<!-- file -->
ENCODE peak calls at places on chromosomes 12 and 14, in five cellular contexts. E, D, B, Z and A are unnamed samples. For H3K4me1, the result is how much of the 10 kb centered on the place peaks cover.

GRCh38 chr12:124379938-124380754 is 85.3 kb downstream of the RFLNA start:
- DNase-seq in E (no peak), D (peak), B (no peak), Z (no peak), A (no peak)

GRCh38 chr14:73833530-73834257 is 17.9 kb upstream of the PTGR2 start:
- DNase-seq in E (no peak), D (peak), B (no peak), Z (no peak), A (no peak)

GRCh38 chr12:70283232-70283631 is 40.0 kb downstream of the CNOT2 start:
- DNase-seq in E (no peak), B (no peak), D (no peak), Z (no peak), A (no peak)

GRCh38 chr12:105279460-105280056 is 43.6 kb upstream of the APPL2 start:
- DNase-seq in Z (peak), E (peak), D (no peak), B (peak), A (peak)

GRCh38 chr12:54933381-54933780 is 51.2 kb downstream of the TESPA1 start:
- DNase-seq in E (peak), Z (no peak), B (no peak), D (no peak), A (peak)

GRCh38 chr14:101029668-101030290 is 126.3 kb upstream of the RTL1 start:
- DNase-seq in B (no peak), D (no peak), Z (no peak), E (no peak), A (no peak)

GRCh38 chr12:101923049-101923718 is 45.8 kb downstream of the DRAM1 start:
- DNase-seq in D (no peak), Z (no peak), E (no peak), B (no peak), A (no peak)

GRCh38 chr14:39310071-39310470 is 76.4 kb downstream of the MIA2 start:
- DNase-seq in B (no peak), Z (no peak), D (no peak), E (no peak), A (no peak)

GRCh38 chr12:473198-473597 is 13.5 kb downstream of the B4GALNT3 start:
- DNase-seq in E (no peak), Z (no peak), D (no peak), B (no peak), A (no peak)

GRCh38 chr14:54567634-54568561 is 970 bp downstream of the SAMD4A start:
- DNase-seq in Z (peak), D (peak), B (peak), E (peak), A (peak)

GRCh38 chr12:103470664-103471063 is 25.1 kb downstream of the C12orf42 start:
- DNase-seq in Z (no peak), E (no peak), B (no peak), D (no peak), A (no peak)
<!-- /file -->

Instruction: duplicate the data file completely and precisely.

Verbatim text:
ENCODE peak calls at places on chromosomes 12 and 14, in five cellular contexts. E, D, B, Z and A are unnamed samples. For H3K4me1, the result is how much of the 10 kb centered on the place peaks cover.

GRCh38 chr12:124379938-124380754 is 85.3 kb downstream of the RFLNA start:
- DNase-seq in E (no peak), D (peak), B (no peak), Z (no peak), A (no peak)

GRCh38 chr14:73833530-73834257 is 17.9 kb upstream of the PTGR2 start:
- DNase-seq in E (no peak), D (peak), B (no peak), Z (no peak), A (no peak)

GRCh38 chr12:70283232-70283631 is 40.0 kb downstream of the CNOT2 start:
- DNase-seq in E (no peak), B (no peak), D (no peak), Z (no peak), A (no peak)

GRCh38 chr12:105279460-105280056 is 43.6 kb upstream of the APPL2 start:
- DNase-seq in Z (peak), E (peak), D (no peak), B (peak), A (peak)

GRCh38 chr12:54933381-54933780 is 51.2 kb downstream of the TESPA1 start:
- DNase-seq in E (peak), Z (no peak), B (no peak), D (no peak), A (peak)

GRCh38 chr14:101029668-101030290 is 126.3 kb upstream of the RTL1 start:
- DNase-seq in B (no peak), D (no peak), Z (no peak), E (no peak), A (no peak)

GRCh38 chr12:101923049-101923718 is 45.8 kb downstream of the DRAM1 start:
- DNase-seq in D (no peak), Z (no peak), E (no peak), B (no peak), A (no peak)

GRCh38 chr14:39310071-39310470 is 76.4 kb downstream of the MIA2 start:
- DNase-seq in B (no peak), Z (no peak), D (no peak), E (no peak), A (no peak)

GRCh38 chr12:473198-473597 is 13.5 kb downstream of the B4GALNT3 start:
- DNase-seq in E (no peak), Z (no peak), D (no peak), B (no peak), A (no peak)

GRCh38 chr14:54567634-54568561 is 970 bp downstream of the SAMD4A start:
- DNase-seq in Z (peak), D (peak), B (peak), E (peak), A (peak)

GRCh38 chr12:103470664-103471063 is 25.1 kb downstream of the C12orf42 start:
- DNase-seq in Z (no peak), E (no peak), B (no peak), D (no peak), A (no peak)